20 August 2020
Heineken and AB-InBev freeze investments in South Africa
South Africa | AB-InBev-owned SAB will no longer be investing ZAR 2.5 billion (USD 140 million) in its annual capital and infrastructure upgrade programme this year. Next year’s ZAR 2.5 billion capital expenditure is also under review.
The investments included upgrades to operating facilities and systems, as well as the installation of new equipment at selected sites.
With all breweries currently shuttered, Heineken confirmed on 4 August 2020 that it has stopped work on a ZAR 6 billion (USD 340 million) brewery near Durban, a project it announced last year. However, it will complete the expansion of its Sedibeng brewery near Johannesburg. With a market share of 18 percent, Heineken is a challenger to SAB.
This is not counting craft brewers, many of which are expected to go out of business altogether.
Per the website moneyweb.co.za, the freeze on investments is a consequence of the covid-19 lockdown-induced ban on alcohol sales. The first ban lasted from March until June and was renewed in July. The current ban is to run until the end of August.
Huge job losses
So far, the prohibition has cost AB-InBev about 30 percent of its annual domestic production, it was reported.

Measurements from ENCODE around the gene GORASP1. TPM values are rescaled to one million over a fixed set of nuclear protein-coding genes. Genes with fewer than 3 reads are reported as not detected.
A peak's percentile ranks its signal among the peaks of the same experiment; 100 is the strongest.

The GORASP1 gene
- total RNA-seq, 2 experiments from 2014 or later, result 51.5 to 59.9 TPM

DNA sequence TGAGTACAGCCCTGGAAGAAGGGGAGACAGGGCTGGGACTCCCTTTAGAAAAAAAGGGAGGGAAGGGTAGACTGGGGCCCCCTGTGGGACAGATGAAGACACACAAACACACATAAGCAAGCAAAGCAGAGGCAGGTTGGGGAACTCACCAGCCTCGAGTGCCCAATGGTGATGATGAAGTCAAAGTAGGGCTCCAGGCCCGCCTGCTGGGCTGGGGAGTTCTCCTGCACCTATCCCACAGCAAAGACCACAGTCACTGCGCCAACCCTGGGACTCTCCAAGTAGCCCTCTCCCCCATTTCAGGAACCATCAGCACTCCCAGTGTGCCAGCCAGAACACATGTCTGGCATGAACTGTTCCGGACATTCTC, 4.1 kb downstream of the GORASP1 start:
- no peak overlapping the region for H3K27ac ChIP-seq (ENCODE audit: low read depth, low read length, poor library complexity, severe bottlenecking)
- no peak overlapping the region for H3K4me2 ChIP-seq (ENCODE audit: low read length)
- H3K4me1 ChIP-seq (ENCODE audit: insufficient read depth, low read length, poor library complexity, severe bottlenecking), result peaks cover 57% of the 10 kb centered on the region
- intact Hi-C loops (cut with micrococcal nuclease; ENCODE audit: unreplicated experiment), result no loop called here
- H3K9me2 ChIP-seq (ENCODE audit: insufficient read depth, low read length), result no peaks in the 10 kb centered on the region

SAB estimates that the ban on alcohol production and sales will soon lead to about 120,000 job losses and a considerable drop in tax revenue. Between April and June alone, the government lost ZAR 5.5 billion (USD 310 million) in alcohol taxes.
During the last week of July, SAB and other alcohol industry leaders requested the government to review the South African Medical Research Council’s report that influenced its decision to ban alcohol sales again. The government had argued that the curb on alcohol sales during the lockdown had significantly decreased admissions to hospitals, where resources are needed to deal with covid-19 patients.
The alcohol industry said: “The incomplete nature of the data used in the modelling makes it difficult to accurately determine the extent of the link between trauma admissions and alcohol abuse.”